Students Enthusiastic, But Will They Vote? (Vol. 50, Issue 2)
In a city where voter registration is below fifty percent and where the majority of people view politics with apathy, Yeshiva students offer a comforting contrast. According to a recent Commentator poll, seventy nine percent of the Yeshiva students eligible to vote are registered and eighty percent consider themselves knowledgeable about the important issues in the upcoming presidential election.
When asked which issues they considered of primary importance most students responded that relations with Israel and the economy were foremost on their list. Separation of Church and state and the threat of nuclear war were also found to be pressing issues.
The student poll revealed that sixty four percent of those questioned supported President Reagan. Although none of the students were asked to explain their voting preference, Mondale supporters were quick to cite what they felt were shortcomings in the President's policies towards Israel. A number of students explained that their intention to vote for Mondale stemmed from a dislike of the present administration rather than an enthusiasm for Mondale. Two percent of those polled said that they were dissatisfied with both Presidential candidates and would not vote.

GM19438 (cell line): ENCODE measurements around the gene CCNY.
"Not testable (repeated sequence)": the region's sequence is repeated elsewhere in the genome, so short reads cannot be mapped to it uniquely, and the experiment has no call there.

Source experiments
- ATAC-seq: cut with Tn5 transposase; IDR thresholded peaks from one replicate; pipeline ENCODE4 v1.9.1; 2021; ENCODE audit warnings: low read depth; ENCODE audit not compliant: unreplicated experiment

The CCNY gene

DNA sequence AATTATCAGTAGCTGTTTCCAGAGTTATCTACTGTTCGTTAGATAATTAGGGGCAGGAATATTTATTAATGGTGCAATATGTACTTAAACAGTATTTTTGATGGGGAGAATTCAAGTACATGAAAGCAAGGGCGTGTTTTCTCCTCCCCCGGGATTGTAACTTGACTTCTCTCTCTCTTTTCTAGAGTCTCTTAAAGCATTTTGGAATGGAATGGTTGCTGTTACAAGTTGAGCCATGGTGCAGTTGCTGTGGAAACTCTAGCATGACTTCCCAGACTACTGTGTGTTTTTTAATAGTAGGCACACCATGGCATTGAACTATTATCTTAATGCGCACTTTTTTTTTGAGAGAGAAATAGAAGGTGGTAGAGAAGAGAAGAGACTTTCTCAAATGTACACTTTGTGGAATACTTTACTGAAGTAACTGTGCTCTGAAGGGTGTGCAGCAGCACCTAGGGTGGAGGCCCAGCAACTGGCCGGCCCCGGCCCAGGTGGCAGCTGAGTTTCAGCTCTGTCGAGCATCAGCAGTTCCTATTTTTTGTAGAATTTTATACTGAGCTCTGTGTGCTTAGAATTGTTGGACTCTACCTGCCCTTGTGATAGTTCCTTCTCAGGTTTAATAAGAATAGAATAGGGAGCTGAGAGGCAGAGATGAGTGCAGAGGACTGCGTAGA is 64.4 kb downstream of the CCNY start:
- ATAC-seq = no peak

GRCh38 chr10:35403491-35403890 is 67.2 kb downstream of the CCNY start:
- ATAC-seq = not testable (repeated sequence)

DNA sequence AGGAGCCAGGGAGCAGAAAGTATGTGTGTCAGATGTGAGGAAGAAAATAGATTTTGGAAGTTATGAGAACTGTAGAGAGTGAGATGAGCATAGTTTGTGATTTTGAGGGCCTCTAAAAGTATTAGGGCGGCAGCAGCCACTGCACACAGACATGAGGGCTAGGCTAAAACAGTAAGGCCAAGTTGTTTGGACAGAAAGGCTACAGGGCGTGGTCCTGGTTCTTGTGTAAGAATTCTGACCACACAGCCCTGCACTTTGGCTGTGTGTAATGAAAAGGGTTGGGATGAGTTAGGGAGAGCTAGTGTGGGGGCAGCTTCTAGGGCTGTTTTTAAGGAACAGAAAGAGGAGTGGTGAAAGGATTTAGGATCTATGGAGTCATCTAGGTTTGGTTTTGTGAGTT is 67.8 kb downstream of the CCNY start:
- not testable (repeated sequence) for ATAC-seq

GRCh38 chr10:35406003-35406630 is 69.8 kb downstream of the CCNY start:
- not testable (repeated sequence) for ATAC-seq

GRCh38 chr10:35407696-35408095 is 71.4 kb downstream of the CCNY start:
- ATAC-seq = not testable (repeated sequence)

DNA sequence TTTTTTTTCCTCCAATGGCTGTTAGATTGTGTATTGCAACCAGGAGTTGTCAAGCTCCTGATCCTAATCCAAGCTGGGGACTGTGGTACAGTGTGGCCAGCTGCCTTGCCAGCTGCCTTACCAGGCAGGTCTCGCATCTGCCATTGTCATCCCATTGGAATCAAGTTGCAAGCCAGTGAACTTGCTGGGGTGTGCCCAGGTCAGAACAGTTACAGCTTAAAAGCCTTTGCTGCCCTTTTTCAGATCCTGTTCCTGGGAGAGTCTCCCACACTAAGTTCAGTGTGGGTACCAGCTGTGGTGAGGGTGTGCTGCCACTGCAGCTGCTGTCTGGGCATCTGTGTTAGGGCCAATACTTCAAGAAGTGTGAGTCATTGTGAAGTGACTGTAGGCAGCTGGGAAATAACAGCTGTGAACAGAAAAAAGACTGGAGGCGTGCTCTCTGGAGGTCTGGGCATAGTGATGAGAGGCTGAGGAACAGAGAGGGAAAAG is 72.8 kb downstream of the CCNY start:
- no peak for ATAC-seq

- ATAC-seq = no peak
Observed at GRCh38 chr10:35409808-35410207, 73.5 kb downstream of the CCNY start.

Despite the interest and enthusiasm towards the election, many students will be unable to vote. The college has scheduled regular sessions for election day and according to sixty five percent of the students polled the classes will present a major hinderance to their voting. Many students expected the University to cancel the afternoon classes. They explained that the free afternoon would allow those registered in the metropolitan area to attend shiur in the morning and return to their voting districts in the afternoon. The University feels, however, that students should apply for absentee ballots which would enable them to both vote and attend classes. Hopefully students will expend the minimal effort necessary to obtain an absentee ballot and exercise their privilege to vote.